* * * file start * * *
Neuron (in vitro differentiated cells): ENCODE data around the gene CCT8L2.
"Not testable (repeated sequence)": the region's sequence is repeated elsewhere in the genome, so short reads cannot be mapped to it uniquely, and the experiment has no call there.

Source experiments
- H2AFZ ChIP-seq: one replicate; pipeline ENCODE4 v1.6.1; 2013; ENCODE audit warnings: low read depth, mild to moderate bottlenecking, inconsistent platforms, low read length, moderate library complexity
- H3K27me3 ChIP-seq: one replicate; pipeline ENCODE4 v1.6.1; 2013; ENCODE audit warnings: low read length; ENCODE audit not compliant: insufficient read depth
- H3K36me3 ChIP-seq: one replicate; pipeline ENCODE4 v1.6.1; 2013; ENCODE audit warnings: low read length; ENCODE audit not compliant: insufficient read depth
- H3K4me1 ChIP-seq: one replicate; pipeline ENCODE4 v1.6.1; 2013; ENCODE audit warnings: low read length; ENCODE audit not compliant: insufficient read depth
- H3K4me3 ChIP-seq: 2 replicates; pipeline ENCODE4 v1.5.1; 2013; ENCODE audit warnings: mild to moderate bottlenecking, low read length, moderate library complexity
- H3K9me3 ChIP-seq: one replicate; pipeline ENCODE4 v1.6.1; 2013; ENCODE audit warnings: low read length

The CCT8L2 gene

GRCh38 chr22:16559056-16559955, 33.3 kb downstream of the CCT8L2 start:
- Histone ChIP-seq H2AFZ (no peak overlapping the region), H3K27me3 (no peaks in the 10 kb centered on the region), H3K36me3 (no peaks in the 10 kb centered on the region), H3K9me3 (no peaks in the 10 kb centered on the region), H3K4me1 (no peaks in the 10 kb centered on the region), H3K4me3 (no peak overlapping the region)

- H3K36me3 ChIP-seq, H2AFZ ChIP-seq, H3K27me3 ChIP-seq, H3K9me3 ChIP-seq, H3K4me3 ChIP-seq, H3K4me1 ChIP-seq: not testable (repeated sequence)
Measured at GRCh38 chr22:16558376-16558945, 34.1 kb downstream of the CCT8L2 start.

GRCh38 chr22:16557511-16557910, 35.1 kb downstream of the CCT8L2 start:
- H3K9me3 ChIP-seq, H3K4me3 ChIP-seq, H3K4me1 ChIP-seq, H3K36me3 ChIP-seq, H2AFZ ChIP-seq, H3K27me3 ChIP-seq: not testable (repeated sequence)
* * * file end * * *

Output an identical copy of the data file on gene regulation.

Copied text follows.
Neuron (in vitro differentiated cells): ENCODE data around the gene CCT8L2.
"Not testable (repeated sequence)": the region's sequence is repeated elsewhere in the genome, so short reads cannot be mapped to it uniquely, and the experiment has no call there.

Source experiments
- H2AFZ ChIP-seq: one replicate; pipeline ENCODE4 v1.6.1; 2013; ENCODE audit warnings: low read depth, mild to moderate bottlenecking, inconsistent platforms, low read length, moderate library complexity
- H3K27me3 ChIP-seq: one replicate; pipeline ENCODE4 v1.6.1; 2013; ENCODE audit warnings: low read length; ENCODE audit not compliant: insufficient read depth
- H3K36me3 ChIP-seq: one replicate; pipeline ENCODE4 v1.6.1; 2013; ENCODE audit warnings: low read length; ENCODE audit not compliant: insufficient read depth
- H3K4me1 ChIP-seq: one replicate; pipeline ENCODE4 v1.6.1; 2013; ENCODE audit warnings: low read length; ENCODE audit not compliant: insufficient read depth
- H3K4me3 ChIP-seq: 2 replicates; pipeline ENCODE4 v1.5.1; 2013; ENCODE audit warnings: mild to moderate bottlenecking, low read length, moderate library complexity
- H3K9me3 ChIP-seq: one replicate; pipeline ENCODE4 v1.6.1; 2013; ENCODE audit warnings: low read length

The CCT8L2 gene

GRCh38 chr22:16559056-16559955, 33.3 kb downstream of the CCT8L2 start:
- Histone ChIP-seq H2AFZ (no peak overlapping the region), H3K27me3 (no peaks in the 10 kb centered on the region), H3K36me3 (no peaks in the 10 kb centered on the region), H3K9me3 (no peaks in the 10 kb centered on the region), H3K4me1 (no peaks in the 10 kb centered on the region), H3K4me3 (no peak overlapping the region)

- H3K36me3 ChIP-seq, H2AFZ ChIP-seq, H3K27me3 ChIP-seq, H3K9me3 ChIP-seq, H3K4me3 ChIP-seq, H3K4me1 ChIP-seq: not testable (repeated sequence)
Measured at GRCh38 chr22:16558376-16558945, 34.1 kb downstream of the CCT8L2 start.

GRCh38 chr22:16557511-16557910, 35.1 kb downstream of the CCT8L2 start:
- H3K9me3 ChIP-seq, H3K4me3 ChIP-seq, H3K4me1 ChIP-seq, H3K36me3 ChIP-seq, H2AFZ ChIP-seq, H3K27me3 ChIP-seq: not testable (repeated sequence)